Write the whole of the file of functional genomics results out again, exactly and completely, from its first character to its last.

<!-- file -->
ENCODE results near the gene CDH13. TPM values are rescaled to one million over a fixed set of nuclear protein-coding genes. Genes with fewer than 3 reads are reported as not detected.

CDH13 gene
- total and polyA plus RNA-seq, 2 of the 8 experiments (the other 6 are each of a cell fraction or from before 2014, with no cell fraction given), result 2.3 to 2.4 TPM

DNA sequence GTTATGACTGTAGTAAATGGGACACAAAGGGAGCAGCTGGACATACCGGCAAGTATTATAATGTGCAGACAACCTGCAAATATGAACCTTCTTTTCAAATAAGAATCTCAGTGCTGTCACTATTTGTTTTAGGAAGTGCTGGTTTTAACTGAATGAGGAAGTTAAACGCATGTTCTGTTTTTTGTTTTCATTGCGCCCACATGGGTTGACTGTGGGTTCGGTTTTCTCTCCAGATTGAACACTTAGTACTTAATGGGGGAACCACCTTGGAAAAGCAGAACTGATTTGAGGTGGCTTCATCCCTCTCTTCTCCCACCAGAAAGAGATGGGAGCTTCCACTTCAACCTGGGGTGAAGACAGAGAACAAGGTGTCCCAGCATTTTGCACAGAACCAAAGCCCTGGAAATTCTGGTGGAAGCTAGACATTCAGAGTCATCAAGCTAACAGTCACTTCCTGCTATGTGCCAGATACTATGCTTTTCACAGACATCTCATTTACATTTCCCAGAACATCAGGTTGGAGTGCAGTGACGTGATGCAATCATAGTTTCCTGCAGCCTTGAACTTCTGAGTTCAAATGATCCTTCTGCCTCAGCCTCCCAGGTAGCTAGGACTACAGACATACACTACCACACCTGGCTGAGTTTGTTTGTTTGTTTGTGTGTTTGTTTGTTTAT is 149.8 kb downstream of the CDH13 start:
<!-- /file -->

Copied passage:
ENCODE results near the gene CDH13. TPM values are rescaled to one million over a fixed set of nuclear protein-coding genes. Genes with fewer than 3 reads are reported as not detected.

CDH13 gene
- total and polyA plus RNA-seq, 2 of the 8 experiments (the other 6 are each of a cell fraction or from before 2014, with no cell fraction given), result 2.3 to 2.4 TPM

DNA sequence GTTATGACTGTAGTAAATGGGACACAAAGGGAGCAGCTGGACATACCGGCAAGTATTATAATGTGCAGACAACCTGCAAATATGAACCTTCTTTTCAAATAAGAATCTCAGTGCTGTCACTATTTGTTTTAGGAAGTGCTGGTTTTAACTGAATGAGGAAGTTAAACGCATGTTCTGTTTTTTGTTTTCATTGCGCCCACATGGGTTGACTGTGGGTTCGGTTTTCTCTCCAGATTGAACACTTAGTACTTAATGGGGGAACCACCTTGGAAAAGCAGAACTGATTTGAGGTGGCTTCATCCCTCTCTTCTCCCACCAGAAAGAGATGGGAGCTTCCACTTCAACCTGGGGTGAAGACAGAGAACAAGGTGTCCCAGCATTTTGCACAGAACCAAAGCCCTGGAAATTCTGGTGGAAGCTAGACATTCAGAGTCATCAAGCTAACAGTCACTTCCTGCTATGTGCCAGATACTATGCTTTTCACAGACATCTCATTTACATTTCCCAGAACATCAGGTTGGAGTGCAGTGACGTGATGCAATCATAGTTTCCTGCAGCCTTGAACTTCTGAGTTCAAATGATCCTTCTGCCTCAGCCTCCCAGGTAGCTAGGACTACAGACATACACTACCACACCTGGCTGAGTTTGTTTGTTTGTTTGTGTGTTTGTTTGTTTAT is 149.8 kb downstream of the CDH13 start: